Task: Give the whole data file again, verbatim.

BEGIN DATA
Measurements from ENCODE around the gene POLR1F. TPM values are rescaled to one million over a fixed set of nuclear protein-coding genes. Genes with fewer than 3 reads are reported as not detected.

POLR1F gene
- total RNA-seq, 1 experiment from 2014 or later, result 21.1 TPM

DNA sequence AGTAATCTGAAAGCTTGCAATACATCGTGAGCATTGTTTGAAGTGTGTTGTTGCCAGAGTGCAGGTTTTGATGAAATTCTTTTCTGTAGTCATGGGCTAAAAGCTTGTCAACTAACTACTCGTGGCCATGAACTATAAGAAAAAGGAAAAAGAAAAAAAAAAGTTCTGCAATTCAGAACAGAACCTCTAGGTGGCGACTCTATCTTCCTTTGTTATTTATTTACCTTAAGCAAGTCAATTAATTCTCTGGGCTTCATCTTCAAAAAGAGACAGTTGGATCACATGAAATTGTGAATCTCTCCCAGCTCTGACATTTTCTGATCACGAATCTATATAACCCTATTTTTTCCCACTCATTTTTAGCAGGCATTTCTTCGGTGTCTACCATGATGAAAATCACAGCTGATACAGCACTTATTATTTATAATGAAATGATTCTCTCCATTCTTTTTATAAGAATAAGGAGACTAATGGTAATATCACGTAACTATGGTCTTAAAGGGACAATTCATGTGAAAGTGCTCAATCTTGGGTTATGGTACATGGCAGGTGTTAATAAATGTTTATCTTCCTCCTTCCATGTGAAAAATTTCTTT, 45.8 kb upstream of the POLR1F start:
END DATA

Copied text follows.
Measurements from ENCODE around the gene POLR1F. TPM values are rescaled to one million over a fixed set of nuclear protein-coding genes. Genes with fewer than 3 reads are reported as not detected.

POLR1F gene
- total RNA-seq, 1 experiment from 2014 or later, result 21.1 TPM

DNA sequence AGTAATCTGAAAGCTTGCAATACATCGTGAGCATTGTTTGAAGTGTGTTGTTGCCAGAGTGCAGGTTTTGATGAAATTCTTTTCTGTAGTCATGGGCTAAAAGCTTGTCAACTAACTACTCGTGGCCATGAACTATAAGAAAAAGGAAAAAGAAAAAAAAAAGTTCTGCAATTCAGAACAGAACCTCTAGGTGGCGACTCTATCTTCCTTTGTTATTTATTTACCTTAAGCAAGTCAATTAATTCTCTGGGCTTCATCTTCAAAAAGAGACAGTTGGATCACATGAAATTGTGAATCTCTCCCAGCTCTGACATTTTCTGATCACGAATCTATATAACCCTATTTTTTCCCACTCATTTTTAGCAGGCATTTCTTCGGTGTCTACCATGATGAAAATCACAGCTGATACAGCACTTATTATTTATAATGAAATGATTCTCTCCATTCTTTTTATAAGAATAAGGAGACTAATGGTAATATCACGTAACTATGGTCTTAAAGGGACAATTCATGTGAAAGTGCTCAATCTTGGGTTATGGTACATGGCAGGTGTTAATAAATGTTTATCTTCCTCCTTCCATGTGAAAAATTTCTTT, 45.8 kb upstream of the POLR1F start: